The loss to the Bills on Sunday at Cleveland Browns Stadium was deflating — for the fans. What looked like the best opportunity for a win in the first six weeks devolved into a 24-14 loss that ended with thousands of Buffalo fans occupying the stadium and voicing their delight.
Four days later the Browns (0-3) return to action tonight in Baltimore. While fans haven’t had enough time to fully express their angst and discuss dismantling the front office and coaching staff, the players are ready to move on.
“There’s so much negative vibe outside this locker room,” quarterback Brandon Weeden said. “It’s everywhere but in this locker room. My goal, I think the rest of the guys’ goal, is to keep the positive vibe in here. And I think that it’s good right now.
“Yeah, we’re all frustrated. We all want to be 3-0. But anytime you let all the outside frustration come into this locker room, it starts breaking guys apart. That’s a recipe for disaster. There’s a lot of football left to be played the rest of the year.”
Weeden hasn’t faced a challenge like the one waiting in Baltimore. The Ravens (2-1) are 13-point favorites, were one play from the Super Bowl last year and are coming off a 31-30 win over the Patriots.
He knows what an upset — the Browns have lost 11 straight inside the AFC North — would do for the morale of the team and city.
“We need to win a game to kind of flip it,” he said. “We all know winning cures everything. If you’re winning games, it cures from top to bottom this entire city.”
With the short week and its accelerated schedule of installing the game plan, captain D’Qwell Jackson didn’t have time to thoroughly school the rookies on the purple pandemonium of M&T Bank Stadium and the history of the rivalry, which was born when Art Modell broke Cleveland’s heart by moving the franchise to Baltimore after the 1995 season.
“Right now, they have to learn on the fly,” Jackson said. “They’ve obviously felt the intensity from the older guys and the coaching staff with the sense of urgency going into this week. It’s a big week.
“This one game could springboard us.”
Jackson’s been making the trip to Baltimore since 2006. The atmosphere is intense on Sunday afternoon, let alone in prime time.
“It’s hard to describe unless you actually get there,” he said. “The whole deal with (linebacker) Ray (Lewis) doing his dance, the fireworks, Thursday night game, they love a show. They love a show. And that’s what they’re going to try to give their fans — pregame at least.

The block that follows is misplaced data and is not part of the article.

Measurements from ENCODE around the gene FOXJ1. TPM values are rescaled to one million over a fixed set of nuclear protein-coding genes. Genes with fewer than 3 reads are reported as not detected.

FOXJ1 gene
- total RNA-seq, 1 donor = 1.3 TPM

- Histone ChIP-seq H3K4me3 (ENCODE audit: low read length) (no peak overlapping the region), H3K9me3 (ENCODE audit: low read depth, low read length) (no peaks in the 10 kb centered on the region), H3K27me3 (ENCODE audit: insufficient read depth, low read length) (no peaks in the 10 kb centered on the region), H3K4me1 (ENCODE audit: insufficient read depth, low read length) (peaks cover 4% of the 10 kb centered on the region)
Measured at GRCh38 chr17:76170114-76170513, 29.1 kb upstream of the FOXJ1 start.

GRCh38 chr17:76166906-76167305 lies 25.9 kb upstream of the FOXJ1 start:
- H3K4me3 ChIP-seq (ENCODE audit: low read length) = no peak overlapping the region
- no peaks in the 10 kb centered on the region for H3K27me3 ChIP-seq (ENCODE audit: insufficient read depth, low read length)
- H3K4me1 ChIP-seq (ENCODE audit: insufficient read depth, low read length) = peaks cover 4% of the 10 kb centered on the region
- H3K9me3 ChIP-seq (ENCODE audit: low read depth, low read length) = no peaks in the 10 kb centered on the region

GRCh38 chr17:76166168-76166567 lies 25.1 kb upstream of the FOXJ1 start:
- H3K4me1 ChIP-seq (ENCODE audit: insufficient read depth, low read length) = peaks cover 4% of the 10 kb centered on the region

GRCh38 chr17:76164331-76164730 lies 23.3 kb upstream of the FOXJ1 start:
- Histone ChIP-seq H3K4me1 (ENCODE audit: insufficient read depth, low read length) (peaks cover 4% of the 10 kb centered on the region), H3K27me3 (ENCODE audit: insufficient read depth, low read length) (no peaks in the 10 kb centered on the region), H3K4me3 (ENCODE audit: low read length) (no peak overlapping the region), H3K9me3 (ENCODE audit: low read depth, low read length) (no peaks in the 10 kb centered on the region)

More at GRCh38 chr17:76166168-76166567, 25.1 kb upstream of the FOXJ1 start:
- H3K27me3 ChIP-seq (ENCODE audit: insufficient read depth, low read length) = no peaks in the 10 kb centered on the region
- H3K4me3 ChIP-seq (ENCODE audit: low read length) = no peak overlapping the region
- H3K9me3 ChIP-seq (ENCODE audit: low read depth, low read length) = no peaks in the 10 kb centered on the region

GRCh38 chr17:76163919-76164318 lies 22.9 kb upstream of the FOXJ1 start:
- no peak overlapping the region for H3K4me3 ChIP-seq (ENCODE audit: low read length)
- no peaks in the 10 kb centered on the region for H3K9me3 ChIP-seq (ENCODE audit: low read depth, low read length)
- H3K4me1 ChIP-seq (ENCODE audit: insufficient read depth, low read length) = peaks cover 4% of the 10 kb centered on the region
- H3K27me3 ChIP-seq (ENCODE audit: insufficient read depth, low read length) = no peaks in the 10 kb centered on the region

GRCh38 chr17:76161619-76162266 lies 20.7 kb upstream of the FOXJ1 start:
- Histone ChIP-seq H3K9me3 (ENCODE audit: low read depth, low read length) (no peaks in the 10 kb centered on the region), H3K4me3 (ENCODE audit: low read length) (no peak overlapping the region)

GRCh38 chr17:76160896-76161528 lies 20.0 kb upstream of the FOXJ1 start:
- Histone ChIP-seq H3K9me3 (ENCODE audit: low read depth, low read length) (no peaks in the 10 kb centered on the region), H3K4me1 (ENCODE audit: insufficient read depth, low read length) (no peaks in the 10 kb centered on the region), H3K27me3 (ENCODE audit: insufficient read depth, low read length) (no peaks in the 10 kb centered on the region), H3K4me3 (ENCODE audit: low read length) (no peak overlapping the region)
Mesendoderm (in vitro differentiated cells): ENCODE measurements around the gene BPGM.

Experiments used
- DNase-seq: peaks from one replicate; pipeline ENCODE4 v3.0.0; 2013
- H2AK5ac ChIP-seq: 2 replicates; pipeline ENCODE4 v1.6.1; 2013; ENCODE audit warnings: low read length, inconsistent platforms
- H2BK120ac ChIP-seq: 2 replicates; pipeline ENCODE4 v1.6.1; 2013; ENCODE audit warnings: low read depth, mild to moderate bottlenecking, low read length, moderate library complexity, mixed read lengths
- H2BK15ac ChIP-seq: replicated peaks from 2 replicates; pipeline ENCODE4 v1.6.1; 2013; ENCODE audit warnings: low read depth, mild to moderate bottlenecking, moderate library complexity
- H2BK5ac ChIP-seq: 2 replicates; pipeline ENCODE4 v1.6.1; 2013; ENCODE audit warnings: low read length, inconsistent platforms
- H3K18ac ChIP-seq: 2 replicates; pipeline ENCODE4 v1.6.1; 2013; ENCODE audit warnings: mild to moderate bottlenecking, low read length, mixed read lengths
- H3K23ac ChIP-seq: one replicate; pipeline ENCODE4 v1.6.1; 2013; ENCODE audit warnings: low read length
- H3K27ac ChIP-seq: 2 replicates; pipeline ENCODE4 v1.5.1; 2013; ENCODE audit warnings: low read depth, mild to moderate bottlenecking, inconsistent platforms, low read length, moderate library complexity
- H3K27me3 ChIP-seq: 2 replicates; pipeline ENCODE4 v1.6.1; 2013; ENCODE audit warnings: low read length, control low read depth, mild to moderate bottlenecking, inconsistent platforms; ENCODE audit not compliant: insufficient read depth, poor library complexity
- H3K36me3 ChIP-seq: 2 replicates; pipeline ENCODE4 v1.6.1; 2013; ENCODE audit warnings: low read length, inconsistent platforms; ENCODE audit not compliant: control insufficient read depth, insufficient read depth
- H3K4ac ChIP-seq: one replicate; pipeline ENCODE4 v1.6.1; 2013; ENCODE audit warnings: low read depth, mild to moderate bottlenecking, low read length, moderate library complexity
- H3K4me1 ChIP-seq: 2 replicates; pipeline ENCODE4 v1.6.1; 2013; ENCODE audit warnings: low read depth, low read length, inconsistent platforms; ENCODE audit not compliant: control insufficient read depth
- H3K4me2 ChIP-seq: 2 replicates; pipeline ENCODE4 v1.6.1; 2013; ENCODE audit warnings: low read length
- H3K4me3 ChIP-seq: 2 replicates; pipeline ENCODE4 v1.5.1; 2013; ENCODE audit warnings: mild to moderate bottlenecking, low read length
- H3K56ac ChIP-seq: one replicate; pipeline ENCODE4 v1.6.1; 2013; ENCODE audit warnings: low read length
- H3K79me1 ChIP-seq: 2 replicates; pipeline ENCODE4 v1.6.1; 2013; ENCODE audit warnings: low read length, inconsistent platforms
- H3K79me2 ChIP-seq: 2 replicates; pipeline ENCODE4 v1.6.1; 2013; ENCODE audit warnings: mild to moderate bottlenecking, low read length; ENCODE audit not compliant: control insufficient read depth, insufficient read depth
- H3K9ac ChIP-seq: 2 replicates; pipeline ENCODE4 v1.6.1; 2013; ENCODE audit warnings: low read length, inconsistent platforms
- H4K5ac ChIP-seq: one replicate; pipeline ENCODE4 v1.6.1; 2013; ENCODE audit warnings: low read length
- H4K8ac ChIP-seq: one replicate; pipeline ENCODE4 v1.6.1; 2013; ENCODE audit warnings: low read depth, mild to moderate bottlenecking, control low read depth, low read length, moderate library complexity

“Hopefully our young guys have prepared as well as they can. Because if you’re not ready for all the cameras and the lights, it could take you by storm.”
The Browns are one of the youngest teams in the NFL, and the youth has shown up often in the form of missed assignments and wasted opportunities. Ignorance can also be bliss.
Running back Trent Richardson hasn’t lived through the eight straight losses to the Ravens — coach John Harbaugh and quarterback Joe Flacco are 8-0 — in which the Browns have been outscored 203-91. He said the two national championships at Alabama prepared him for the big stage.
“It’s another ballgame for us,” he said. “People say that we don’t have a chance, but I know we’ve got a chance. A lot of folks sleep on us. When people fall asleep on us, that’s when we come with our A-game.”
Richardson spoke to reporters and teammates last week about the importance of not falling to 0-3. But on Wednesday, he said the team had looked past Buffalo to the Ravens.
“I think we was trying to get more prepared for this game more than anything,” he said. “You got to take one day at a time and you got to have fun while you’re doing it.”
The Ravens make life miserable for visitors. They’ve won 12 straight at home in the regular season and 20 of 21. They’ve allowed 13.8 points per game and held quarterbacks to a 63.9 rating at home since 2008.
The Browns counter with nine straight losses and 12 of 13.
“I’m never intimidated,” safety T.J. Ward said. “It’s football.
“We’re just trying to get a win. We’re not trying to make any statements.”
The Ravens are getting older, especially on defense with future Hall of Famers Lewis, 37, and safety Ed Reed, 34. The loss of linebacker Terrell Suggs, the reigning Defensive Player of the Year, with an Achilles’ injury has also had an impact.
The Ravens rank 27th defensively, including 28th against the pass, allowing 289.7 yards per game. That’s nearly 100 yards more through the air than in their best years.
“It’s still a real good defense,” center Alex Mack said. “They still generate a pretty good pass rush. They have big guys to kinda push the pocket. They get to the quarterback. No illusion to that.”
A layer was added to the matchup when Modell died earlier this month. He was beloved in Baltimore and the Ravens will honor him all season.
“We’ve gotta match the intensity,” Weeden said. “Mentally we’ve gotta be ready.”
Coach Pat Shurmur is charged with that, and he’s not conceding anything despite the 0-3 start and powerhouse opponent.
“You can go position by position and talk about how good they are,” he said. “I think we are, too, so we’re going to go down there and battle it out.
“It’s about winning games and that’s how you build. We’ve got 13 games left. Nobody in our division — and it’s about winning your division so you can get into the playoffs, right? — has won all their games. And so we’ve got a division opponent on the road with a great opportunity to get the ship righted.”